The area the ferry travels through is called Death’s Door, which is where the county got its name.

The area the ferry travels through is called Death’s Door, which is where the county got its name. Through the strait of cold, choppy waters are several small islands and a lot of the coastline is rocky. That adds up to shipwrecks and people dying. So there ya go. Oh, and the canal at Sturgeon Bay was cut in 1881 to avoid the passage. On the other side of Washington Island, there’s another ferry (no vehicles or bikes) which takes you to Rock Island. That’s the end of the line as far as Door County goes.

Nelsen's Hall Bitters Pub | photo by Nighthawk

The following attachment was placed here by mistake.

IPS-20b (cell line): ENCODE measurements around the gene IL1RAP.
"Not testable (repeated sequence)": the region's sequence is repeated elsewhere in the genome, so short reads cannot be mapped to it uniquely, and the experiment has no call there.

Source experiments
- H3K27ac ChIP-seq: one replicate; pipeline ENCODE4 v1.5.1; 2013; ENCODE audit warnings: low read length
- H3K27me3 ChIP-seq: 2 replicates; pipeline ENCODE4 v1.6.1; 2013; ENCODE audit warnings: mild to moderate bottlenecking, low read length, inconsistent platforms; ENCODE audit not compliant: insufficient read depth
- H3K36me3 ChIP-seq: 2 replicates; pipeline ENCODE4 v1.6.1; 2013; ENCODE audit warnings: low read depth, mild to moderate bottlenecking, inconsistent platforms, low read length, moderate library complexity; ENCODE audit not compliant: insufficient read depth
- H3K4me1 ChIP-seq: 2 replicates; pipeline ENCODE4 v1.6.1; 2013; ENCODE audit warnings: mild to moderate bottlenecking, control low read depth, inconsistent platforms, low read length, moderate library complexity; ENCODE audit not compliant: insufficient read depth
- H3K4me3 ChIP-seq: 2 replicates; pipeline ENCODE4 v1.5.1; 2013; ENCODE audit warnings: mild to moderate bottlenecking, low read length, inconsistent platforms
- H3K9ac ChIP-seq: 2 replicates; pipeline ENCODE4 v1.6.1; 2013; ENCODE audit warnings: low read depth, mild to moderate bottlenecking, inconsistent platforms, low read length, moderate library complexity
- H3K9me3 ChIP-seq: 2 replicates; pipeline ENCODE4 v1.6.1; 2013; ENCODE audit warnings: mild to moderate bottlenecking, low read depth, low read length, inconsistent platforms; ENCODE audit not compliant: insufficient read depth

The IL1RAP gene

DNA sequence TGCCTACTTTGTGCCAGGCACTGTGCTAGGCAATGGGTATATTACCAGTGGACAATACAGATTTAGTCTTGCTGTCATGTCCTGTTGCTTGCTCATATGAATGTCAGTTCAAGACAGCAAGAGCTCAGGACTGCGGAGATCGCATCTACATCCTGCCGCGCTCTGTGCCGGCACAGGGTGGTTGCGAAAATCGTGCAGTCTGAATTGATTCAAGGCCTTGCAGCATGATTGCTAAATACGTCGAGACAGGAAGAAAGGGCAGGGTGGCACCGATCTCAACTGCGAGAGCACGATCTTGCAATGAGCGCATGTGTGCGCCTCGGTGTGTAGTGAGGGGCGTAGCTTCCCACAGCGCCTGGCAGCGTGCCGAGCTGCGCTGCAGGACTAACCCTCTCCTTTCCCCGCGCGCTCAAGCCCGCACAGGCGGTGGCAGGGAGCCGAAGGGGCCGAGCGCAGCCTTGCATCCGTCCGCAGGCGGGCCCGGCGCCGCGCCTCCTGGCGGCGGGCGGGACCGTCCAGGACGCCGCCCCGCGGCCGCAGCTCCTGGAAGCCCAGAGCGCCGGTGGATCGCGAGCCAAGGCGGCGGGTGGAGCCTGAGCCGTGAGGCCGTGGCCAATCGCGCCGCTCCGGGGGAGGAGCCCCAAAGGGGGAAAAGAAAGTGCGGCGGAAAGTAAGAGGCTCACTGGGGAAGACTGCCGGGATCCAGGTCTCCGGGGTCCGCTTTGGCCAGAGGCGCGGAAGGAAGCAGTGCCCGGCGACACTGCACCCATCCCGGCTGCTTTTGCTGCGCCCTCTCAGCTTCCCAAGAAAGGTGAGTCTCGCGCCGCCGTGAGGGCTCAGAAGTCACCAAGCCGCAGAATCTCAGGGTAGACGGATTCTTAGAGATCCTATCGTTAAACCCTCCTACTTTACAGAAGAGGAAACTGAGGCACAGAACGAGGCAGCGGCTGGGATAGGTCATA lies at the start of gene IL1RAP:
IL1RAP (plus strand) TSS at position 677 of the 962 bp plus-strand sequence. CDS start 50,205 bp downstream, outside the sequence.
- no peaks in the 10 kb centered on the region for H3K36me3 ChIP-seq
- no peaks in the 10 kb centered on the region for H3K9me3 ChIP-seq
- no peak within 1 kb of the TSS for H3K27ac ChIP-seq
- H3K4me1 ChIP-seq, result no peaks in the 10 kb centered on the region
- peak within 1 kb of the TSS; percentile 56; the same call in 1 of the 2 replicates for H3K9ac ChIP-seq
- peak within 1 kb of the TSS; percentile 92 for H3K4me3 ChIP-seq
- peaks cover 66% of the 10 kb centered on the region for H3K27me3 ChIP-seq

I intended on going there just to hoof around for a bit, but I arrived at that ferry just in time for the last one of the day. It was late afternoon. Seeing how I hadn’t planned on camping on Rock Island, which you can do, I got back in my car and proceeded to the Albatross Drive-In for an Alby Burger and cheese curds. It was some pretty good local fare. My last stop on the island was Nelsen’s Hall Bitters Pub. I received a number of recommendations of stuff to see, and this was one. Established in 1899, it’s a bar and restaurant that’s the oldest continuously operating tavern in the state. I ordered some sort of an old fashioned and wandered around. The place is obviously big on bitters, and was apparently really big in the early years. It was legally sold there during Prohibition, because the tavern served as a pharmacy and dentist office. It was also a dance hall and movie theater. I unfortunately didn’t join the Bitters Club (you get a certificate), but sucked back my drink and got in the car.